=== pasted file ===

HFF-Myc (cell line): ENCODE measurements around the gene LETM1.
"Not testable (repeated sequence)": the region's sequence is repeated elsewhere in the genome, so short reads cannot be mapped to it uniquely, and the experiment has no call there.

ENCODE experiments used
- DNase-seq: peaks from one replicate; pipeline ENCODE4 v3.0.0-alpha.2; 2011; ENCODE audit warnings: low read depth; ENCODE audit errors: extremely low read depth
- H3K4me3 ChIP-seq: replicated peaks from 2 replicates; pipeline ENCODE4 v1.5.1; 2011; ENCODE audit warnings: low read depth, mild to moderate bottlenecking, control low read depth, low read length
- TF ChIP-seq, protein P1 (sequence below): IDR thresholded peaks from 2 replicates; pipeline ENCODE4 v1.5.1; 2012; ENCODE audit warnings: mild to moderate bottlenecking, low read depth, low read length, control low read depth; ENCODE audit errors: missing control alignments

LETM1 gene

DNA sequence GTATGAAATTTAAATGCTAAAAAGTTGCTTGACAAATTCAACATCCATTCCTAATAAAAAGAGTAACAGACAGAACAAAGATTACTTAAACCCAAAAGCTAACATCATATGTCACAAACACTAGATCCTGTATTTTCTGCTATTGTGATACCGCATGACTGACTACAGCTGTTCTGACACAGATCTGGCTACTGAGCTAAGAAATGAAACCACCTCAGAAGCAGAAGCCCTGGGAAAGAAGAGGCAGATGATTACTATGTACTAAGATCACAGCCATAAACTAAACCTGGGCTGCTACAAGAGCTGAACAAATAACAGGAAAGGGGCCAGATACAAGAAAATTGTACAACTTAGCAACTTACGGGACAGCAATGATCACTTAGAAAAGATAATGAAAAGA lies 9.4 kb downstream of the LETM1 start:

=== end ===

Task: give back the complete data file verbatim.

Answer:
HFF-Myc (cell line): ENCODE measurements around the gene LETM1.
"Not testable (repeated sequence)": the region's sequence is repeated elsewhere in the genome, so short reads cannot be mapped to it uniquely, and the experiment has no call there.

ENCODE experiments used
- DNase-seq: peaks from one replicate; pipeline ENCODE4 v3.0.0-alpha.2; 2011; ENCODE audit warnings: low read depth; ENCODE audit errors: extremely low read depth
- H3K4me3 ChIP-seq: replicated peaks from 2 replicates; pipeline ENCODE4 v1.5.1; 2011; ENCODE audit warnings: low read depth, mild to moderate bottlenecking, control low read depth, low read length
- TF ChIP-seq, protein P1 (sequence below): IDR thresholded peaks from 2 replicates; pipeline ENCODE4 v1.5.1; 2012; ENCODE audit warnings: mild to moderate bottlenecking, low read depth, low read length, control low read depth; ENCODE audit errors: missing control alignments

LETM1 gene

DNA sequence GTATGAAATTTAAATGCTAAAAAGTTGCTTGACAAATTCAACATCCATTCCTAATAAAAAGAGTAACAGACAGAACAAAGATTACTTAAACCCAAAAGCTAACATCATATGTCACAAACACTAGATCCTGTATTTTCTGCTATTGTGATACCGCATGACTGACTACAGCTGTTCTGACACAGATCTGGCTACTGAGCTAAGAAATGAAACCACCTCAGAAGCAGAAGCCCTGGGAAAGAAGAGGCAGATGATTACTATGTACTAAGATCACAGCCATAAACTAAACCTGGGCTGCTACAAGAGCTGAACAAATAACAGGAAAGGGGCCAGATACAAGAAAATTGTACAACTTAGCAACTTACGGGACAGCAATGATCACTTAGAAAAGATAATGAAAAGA lies 9.4 kb downstream of the LETM1 start: